For Logan, his adult children are pawns in his massive power game. He makes them compete for scraps of approval (the closest they’ll get to anything resembling love) and holds their lowest moments over them as collateral. Kendall’s manslaughter and downward spiral were, in Logan’s eyes, an opportunity; not to support his son or the family of the deceased, but to gain a new level of control over his second-born. When Kendall ultimately turned on him and Roman casually suggested, “maybe you chop him into a million pieces and toss him in the Hudson,” it didn’t feel all that unrealistic that Logan would heed his advice.
And we can’t forget the obvious: he’s a cruel, morally void billionaire. Logan will stop at nothing to protect his empire and ensure he’ll die with an obscene amount of wealth, hoarding it for his next generation to do in kind, the 99% be damned. He long ago lost the capacity to care about any human suffering beyond his own; whether it’s that of the cruise line scandal victims or his own family. Really, there was no chance he wouldn’t “go full fucking beast” in response to Kendall’s attack. It’s all he’s capable of.
9/10, the main course. Eat Logan first, and the whole operation just might go down as easily as the meal itself. — Emma Sarran Webster
It’s been obvious since the pilot that Cousin Greg is a shrewd and calculating player in the Roy family power struggle. Wandering around Brightstar amusement park dressed as a mascot, he gets sick and falls to his knees, puke streaming out of the costume’s eyeholes as children scream. It’s the sort of degradation that would make most people reevaluate their life choices. Maybe it’s time to go back to school? Look for a job outside the family? Not Greg. Greg calls his mother, lies to her about what happened, and decides to up his unquenchable lust for power by going straight to the top, ingratiating himself with Logan Roy at the patriarch’s birthday party.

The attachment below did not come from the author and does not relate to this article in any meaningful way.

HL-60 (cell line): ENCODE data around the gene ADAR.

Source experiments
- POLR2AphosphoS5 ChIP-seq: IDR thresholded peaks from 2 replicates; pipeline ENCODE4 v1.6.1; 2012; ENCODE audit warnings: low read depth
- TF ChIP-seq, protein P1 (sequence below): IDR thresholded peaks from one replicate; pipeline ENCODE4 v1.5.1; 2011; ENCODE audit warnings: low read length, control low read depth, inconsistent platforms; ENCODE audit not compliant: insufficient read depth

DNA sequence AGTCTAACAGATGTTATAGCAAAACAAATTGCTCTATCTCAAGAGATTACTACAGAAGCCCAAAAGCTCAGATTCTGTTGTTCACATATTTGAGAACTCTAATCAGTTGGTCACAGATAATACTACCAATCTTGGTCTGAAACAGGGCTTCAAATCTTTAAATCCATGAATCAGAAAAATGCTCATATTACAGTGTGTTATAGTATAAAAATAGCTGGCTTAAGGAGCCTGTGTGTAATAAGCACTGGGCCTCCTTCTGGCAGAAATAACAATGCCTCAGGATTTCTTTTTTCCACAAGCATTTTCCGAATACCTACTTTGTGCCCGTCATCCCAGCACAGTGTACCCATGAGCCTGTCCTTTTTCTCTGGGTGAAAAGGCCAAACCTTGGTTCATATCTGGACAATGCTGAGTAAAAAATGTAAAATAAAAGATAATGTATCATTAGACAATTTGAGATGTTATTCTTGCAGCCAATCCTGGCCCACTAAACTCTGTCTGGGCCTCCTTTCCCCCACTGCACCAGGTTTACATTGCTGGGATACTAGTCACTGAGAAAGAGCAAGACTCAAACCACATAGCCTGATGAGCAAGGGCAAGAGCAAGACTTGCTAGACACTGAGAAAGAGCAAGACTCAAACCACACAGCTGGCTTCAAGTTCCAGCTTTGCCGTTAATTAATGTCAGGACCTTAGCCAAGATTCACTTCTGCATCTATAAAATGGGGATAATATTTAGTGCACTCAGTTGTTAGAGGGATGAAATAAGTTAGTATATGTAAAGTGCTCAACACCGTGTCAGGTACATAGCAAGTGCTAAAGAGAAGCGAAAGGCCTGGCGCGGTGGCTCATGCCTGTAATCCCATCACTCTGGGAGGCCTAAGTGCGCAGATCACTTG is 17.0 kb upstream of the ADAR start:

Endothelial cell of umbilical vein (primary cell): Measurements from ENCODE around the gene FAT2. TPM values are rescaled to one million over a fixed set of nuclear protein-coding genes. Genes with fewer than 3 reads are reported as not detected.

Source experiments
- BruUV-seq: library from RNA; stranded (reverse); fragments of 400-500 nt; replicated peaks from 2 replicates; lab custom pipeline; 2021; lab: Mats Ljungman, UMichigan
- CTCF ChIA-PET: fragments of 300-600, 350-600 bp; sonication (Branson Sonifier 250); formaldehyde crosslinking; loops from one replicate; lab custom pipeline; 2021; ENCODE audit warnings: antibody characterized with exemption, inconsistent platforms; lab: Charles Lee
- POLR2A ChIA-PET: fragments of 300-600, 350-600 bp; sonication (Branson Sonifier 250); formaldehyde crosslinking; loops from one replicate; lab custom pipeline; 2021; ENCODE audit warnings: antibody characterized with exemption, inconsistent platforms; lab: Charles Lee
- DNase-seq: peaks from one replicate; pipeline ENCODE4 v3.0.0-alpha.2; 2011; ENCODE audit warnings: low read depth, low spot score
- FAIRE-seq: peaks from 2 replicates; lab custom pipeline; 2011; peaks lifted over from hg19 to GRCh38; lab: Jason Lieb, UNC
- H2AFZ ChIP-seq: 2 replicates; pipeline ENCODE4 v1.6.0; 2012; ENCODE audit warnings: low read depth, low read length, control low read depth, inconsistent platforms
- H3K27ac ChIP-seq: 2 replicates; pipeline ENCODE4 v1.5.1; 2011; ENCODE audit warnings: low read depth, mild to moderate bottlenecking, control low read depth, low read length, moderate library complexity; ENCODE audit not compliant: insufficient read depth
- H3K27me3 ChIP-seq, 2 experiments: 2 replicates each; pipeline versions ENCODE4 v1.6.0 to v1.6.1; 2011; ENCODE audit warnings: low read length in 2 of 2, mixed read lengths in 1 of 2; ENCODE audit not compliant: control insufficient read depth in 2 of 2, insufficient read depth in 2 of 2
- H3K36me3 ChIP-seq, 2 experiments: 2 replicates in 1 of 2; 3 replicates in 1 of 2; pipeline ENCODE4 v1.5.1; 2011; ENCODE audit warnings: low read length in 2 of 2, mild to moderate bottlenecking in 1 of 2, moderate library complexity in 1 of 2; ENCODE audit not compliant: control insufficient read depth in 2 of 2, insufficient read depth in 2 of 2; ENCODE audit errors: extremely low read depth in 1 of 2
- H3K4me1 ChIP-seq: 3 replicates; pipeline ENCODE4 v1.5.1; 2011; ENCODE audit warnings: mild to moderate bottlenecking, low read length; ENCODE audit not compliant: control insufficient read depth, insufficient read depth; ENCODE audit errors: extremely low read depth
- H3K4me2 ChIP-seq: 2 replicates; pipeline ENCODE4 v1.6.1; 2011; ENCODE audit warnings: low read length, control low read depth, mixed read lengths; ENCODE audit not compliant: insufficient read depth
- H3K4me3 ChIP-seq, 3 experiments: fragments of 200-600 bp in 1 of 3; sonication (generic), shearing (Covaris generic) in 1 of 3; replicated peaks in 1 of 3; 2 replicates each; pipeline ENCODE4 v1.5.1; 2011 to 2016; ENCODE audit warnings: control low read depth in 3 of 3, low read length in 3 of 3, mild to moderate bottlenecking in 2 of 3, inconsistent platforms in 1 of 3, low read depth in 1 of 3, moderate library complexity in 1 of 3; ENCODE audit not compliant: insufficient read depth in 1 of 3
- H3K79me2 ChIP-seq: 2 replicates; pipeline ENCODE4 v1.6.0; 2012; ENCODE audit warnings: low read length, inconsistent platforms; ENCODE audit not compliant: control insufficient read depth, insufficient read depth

Greg acts like an idiot because he is a sociopath playing 3-D chess against a self-destructive clan that can’t get out of its own way. When asked to destroy the evidence from cruises, he obliges, but secretly keeps some of the documents for leverage. “I’ll never tell,” he says when Tom asks where the papers are. Later, when Tom forces him to burn the documents, Greg secretly records Tom talking about what they’ve done before snatching a few pages from the flames. More recently, Greg switched his allegiance from Logan and Tom, the two men who brought him into the fold, to Kendall and his latest effort to put the final nail in his father’s coffin.
10/10 devour whole, bones and all. Greg is a craven opportunist who will stop at nothing in his quest for power, and for that, I would eat him quickly and without hesitation, lest he come up with some dopey aww shucks type plan to kill me first. —Jonathan Smith